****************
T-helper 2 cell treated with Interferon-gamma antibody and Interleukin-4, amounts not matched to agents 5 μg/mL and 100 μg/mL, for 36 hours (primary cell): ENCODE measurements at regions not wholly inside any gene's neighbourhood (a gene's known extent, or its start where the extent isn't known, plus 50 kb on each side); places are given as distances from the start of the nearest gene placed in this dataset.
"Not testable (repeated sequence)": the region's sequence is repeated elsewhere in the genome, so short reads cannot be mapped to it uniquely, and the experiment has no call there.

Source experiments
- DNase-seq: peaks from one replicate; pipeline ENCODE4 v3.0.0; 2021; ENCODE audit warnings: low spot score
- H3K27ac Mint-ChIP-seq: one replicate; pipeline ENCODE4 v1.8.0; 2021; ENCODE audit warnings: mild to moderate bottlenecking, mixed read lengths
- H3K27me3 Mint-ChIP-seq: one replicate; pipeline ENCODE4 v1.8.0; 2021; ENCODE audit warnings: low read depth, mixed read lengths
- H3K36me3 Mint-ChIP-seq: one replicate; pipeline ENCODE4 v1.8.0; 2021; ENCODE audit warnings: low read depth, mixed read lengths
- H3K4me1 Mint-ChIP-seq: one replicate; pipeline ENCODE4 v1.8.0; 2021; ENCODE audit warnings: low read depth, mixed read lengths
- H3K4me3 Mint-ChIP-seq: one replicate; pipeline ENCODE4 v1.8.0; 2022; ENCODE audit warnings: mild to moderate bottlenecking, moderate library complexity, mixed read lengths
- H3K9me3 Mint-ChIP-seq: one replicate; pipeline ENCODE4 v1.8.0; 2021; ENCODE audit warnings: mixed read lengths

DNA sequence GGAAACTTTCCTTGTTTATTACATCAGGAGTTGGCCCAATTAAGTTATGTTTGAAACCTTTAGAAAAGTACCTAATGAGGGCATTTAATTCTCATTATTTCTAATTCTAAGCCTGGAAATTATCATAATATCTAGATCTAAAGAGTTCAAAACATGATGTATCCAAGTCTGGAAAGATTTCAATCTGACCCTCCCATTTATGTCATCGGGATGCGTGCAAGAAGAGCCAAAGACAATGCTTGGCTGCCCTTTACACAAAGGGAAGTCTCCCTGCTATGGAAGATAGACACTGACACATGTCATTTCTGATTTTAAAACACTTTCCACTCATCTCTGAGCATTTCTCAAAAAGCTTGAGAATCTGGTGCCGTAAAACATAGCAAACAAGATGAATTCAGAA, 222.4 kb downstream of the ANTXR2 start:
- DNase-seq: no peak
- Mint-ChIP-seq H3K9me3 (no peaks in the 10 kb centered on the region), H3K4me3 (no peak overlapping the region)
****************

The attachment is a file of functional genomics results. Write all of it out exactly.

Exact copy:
T-helper 2 cell treated with Interferon-gamma antibody and Interleukin-4, amounts not matched to agents 5 μg/mL and 100 μg/mL, for 36 hours (primary cell): ENCODE measurements at regions not wholly inside any gene's neighbourhood (a gene's known extent, or its start where the extent isn't known, plus 50 kb on each side); places are given as distances from the start of the nearest gene placed in this dataset.
"Not testable (repeated sequence)": the region's sequence is repeated elsewhere in the genome, so short reads cannot be mapped to it uniquely, and the experiment has no call there.

Source experiments
- DNase-seq: peaks from one replicate; pipeline ENCODE4 v3.0.0; 2021; ENCODE audit warnings: low spot score
- H3K27ac Mint-ChIP-seq: one replicate; pipeline ENCODE4 v1.8.0; 2021; ENCODE audit warnings: mild to moderate bottlenecking, mixed read lengths
- H3K27me3 Mint-ChIP-seq: one replicate; pipeline ENCODE4 v1.8.0; 2021; ENCODE audit warnings: low read depth, mixed read lengths
- H3K36me3 Mint-ChIP-seq: one replicate; pipeline ENCODE4 v1.8.0; 2021; ENCODE audit warnings: low read depth, mixed read lengths
- H3K4me1 Mint-ChIP-seq: one replicate; pipeline ENCODE4 v1.8.0; 2021; ENCODE audit warnings: low read depth, mixed read lengths
- H3K4me3 Mint-ChIP-seq: one replicate; pipeline ENCODE4 v1.8.0; 2022; ENCODE audit warnings: mild to moderate bottlenecking, moderate library complexity, mixed read lengths
- H3K9me3 Mint-ChIP-seq: one replicate; pipeline ENCODE4 v1.8.0; 2021; ENCODE audit warnings: mixed read lengths

DNA sequence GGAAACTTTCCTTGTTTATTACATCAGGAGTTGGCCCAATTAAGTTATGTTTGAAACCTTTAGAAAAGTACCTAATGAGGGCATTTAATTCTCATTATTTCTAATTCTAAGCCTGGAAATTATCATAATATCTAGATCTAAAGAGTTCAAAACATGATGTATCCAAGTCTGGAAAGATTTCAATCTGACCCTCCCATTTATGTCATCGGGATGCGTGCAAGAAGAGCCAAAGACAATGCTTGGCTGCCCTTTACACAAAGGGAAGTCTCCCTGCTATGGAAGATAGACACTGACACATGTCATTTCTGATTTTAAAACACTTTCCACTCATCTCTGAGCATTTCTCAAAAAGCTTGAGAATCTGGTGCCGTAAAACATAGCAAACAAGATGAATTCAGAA, 222.4 kb downstream of the ANTXR2 start:
- DNase-seq: no peak
- Mint-ChIP-seq H3K9me3 (no peaks in the 10 kb centered on the region), H3K4me3 (no peak overlapping the region)